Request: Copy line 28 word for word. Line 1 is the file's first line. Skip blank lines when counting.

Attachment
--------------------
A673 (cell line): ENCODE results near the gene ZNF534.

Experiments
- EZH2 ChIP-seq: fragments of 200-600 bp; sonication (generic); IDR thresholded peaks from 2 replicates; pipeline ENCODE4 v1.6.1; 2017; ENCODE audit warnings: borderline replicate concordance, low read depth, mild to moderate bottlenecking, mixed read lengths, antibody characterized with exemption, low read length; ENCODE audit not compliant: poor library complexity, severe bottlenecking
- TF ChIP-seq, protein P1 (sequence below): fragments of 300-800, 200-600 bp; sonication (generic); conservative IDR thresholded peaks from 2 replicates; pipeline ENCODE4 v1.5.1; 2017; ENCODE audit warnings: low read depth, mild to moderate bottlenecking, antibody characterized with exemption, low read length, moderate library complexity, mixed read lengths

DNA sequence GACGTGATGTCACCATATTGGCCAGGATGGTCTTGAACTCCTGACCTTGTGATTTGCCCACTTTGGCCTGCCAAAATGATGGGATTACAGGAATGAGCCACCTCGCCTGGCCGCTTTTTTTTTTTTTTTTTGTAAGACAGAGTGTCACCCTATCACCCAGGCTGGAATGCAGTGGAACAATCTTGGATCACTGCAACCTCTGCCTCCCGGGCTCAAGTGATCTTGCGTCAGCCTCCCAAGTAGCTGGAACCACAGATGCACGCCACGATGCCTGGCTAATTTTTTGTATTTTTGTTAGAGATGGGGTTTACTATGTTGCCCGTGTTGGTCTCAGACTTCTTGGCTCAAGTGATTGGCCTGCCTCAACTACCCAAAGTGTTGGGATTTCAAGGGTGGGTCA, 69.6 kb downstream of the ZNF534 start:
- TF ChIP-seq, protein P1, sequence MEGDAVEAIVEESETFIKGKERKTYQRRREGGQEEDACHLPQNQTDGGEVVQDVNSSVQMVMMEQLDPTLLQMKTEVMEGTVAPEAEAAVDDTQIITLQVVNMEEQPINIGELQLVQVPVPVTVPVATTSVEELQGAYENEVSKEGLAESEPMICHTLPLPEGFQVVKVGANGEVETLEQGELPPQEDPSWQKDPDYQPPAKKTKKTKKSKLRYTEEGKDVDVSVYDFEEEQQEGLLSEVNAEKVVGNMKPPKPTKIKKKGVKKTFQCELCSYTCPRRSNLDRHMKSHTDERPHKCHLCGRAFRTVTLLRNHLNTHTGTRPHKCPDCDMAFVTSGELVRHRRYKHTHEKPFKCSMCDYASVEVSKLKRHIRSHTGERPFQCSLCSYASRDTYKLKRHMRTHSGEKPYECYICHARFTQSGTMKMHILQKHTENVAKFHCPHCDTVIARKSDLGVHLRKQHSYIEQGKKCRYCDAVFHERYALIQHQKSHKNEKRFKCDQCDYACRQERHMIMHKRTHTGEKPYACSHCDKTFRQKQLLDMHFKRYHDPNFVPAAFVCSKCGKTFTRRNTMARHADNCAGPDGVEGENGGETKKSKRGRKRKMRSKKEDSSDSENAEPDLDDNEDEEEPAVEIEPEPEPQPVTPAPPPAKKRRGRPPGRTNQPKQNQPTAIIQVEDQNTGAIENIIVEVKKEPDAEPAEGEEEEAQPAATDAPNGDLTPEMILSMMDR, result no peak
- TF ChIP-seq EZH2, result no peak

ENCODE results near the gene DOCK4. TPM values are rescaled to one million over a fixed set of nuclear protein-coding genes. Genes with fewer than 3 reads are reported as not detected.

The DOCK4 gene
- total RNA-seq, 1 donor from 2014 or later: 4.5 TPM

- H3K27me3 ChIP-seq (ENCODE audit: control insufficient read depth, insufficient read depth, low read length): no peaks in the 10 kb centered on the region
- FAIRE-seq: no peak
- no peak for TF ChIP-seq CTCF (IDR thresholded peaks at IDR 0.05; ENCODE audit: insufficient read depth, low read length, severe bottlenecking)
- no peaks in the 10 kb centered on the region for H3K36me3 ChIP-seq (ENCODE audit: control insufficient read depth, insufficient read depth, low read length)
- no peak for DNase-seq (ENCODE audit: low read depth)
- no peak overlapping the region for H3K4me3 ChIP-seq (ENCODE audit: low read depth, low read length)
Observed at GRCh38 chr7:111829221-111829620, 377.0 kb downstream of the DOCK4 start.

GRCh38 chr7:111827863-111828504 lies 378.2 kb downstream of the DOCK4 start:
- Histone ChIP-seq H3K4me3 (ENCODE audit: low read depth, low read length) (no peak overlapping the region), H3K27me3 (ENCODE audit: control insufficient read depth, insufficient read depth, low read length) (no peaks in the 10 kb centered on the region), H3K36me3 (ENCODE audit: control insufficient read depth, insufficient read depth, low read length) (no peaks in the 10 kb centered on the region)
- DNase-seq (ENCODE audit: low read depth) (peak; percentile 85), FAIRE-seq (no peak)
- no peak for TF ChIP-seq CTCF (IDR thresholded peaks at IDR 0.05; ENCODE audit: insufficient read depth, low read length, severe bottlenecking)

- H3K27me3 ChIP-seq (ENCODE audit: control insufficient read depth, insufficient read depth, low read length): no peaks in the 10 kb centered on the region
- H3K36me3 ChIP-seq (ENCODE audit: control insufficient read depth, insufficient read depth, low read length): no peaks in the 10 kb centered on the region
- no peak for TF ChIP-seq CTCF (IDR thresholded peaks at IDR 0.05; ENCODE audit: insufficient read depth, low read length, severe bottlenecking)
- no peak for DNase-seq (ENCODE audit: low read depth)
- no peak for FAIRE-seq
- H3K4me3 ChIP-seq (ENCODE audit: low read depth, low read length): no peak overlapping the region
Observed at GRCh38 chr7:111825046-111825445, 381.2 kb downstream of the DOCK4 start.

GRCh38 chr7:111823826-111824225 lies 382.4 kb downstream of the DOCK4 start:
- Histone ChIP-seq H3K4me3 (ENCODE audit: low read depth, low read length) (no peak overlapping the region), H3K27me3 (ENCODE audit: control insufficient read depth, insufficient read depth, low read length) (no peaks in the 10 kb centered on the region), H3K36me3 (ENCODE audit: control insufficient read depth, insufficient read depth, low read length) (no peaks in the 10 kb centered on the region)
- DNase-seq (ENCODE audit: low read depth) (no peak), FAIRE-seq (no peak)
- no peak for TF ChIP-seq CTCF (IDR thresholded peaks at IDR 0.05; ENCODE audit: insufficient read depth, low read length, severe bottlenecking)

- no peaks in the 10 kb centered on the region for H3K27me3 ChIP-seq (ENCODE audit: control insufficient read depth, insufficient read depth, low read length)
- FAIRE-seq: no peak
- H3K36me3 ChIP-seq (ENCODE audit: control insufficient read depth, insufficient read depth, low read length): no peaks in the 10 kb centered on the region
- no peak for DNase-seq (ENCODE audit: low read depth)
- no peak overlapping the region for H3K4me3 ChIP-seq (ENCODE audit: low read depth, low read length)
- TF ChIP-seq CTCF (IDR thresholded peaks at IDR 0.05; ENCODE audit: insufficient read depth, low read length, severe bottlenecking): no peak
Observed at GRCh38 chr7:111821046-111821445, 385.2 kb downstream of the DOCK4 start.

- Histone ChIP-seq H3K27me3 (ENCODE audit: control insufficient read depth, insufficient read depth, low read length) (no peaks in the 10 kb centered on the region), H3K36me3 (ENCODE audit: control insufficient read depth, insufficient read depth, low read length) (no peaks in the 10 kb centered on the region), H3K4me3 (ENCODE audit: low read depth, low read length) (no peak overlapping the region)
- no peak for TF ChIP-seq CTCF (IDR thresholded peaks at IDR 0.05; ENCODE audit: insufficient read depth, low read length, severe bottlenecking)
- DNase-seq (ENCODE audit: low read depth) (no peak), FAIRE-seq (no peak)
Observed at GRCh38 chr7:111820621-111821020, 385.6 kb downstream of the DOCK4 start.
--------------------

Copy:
Observed at GRCh38 chr7:111825046-111825445, 381.2 kb downstream of the DOCK4 start.